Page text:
Furthermore, it is my strongly considered opinion that the legalization of our undocumented population would yield many rarely discussed benefits that will prove to be solidly, significantly, and decidedly desirable for the "compassionate conservative" right wing base. The trick will be to educate those conservatives as to the true positive and demonstrably conservative ramifications of the legalization of these millions of people on our society and our economy, and the inherent dangers upon our society and economy, should we fail to do so.

I liken the flow of immigration to the flow of water; it always seeks it's own level. If the quality of life were just as good in Mexico as in the United States, there would be no need for Mexicans to come to the United States. Perhaps our citizen population should bear some responsibility for the happy accident of being born here, which is why it is our moral duty to help those less fortunate to metaphorically get a leg up. That is why I am a strong supporter of increasing our quotas of legal immigration.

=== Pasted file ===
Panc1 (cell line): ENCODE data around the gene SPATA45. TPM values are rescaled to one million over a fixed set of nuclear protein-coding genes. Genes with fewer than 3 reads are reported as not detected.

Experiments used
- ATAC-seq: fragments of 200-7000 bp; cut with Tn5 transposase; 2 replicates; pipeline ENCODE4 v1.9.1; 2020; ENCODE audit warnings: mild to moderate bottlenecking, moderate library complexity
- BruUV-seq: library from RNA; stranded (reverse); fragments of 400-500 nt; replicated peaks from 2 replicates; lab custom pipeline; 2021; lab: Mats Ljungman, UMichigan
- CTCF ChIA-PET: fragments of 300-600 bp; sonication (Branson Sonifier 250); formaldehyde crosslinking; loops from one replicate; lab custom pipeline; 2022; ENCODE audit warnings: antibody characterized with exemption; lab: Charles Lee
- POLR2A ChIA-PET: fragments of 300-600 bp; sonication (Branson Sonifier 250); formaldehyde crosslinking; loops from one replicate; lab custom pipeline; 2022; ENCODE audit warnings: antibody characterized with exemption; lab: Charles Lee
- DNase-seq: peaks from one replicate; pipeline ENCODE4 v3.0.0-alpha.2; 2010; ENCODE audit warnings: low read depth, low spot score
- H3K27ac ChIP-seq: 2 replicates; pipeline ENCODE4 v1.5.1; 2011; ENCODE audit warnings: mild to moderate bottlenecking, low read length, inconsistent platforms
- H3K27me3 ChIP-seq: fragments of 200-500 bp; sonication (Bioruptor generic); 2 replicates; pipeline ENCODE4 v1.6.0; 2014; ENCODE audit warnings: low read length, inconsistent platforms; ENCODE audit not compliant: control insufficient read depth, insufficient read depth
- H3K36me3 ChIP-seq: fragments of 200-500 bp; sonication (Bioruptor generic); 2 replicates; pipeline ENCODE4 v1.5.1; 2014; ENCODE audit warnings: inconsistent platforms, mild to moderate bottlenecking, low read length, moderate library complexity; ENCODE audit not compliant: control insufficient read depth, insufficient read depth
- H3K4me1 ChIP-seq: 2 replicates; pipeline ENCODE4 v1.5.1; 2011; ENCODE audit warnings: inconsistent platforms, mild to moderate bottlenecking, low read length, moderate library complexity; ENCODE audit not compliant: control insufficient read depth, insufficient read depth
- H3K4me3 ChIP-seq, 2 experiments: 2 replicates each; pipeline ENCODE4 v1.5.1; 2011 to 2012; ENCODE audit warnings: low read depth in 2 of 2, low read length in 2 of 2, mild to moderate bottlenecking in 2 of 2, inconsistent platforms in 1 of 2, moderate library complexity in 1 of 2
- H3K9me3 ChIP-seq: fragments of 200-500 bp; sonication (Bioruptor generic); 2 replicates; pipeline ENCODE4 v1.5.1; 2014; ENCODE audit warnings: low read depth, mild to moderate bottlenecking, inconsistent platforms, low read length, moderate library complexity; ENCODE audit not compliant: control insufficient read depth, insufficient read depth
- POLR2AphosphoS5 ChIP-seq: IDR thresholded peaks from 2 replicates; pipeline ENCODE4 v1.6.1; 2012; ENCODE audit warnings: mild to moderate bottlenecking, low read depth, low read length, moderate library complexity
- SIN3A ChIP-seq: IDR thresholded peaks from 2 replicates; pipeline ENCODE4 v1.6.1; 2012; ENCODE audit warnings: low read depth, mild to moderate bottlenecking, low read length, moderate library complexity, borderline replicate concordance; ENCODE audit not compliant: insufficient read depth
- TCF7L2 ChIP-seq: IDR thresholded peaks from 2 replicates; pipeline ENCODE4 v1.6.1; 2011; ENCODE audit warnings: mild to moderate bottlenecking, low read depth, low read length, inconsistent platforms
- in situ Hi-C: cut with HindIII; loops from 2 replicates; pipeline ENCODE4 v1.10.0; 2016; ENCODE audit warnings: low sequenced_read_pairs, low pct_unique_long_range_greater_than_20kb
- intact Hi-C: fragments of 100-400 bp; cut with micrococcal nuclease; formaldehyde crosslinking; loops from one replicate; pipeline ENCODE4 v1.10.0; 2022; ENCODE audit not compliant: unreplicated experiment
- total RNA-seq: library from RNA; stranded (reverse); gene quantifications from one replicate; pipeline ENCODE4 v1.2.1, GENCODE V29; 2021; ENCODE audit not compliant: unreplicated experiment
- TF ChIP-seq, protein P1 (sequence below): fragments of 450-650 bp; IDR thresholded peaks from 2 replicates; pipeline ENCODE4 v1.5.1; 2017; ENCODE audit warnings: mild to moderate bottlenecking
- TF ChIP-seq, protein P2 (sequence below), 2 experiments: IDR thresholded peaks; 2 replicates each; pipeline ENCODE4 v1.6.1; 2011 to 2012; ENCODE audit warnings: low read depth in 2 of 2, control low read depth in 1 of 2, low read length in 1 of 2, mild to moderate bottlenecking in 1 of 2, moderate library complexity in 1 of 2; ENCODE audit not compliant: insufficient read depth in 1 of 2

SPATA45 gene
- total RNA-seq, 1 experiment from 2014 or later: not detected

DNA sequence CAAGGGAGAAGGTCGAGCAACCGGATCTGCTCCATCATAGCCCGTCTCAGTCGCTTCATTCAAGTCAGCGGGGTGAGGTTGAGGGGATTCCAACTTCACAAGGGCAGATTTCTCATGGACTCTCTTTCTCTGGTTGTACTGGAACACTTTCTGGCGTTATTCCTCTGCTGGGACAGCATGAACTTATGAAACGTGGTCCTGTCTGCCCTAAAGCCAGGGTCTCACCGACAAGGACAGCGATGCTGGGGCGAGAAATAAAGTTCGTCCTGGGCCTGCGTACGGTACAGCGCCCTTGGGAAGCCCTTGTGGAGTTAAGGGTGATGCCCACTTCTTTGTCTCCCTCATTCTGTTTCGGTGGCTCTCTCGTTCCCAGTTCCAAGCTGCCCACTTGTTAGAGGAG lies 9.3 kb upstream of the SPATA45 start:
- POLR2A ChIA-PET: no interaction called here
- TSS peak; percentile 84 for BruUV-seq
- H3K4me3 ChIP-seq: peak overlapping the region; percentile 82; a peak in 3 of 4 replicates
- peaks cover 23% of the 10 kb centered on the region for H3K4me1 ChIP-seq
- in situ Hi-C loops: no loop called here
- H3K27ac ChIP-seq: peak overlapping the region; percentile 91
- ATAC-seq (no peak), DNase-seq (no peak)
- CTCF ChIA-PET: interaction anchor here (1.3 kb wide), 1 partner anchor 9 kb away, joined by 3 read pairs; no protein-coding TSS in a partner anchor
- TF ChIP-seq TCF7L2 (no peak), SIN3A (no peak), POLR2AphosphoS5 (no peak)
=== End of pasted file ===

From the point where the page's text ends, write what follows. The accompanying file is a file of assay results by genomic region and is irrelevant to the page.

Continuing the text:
As to the issue of the border fence, it is politically unfortunate that due to the dwindling remaining tenure of our current administration, they feel compelled to finish at least the small amount of border fence that they committed to, but they are doing so at the breakneck speed of political expediency, and the rule of law be damned. It is difficult to condone the concept of setting aside some 30 laws, in order to expeditiously move forward on building the fence. All legal challenges should have their day in court, but that is a concept that has eluded this administration consistently, and from the get go. They have fumbled the entire issue of comprehensive immigration reform, along with a host of important issues, but that doesn't mean that they were wrong to support the fence, just inept in it's execution.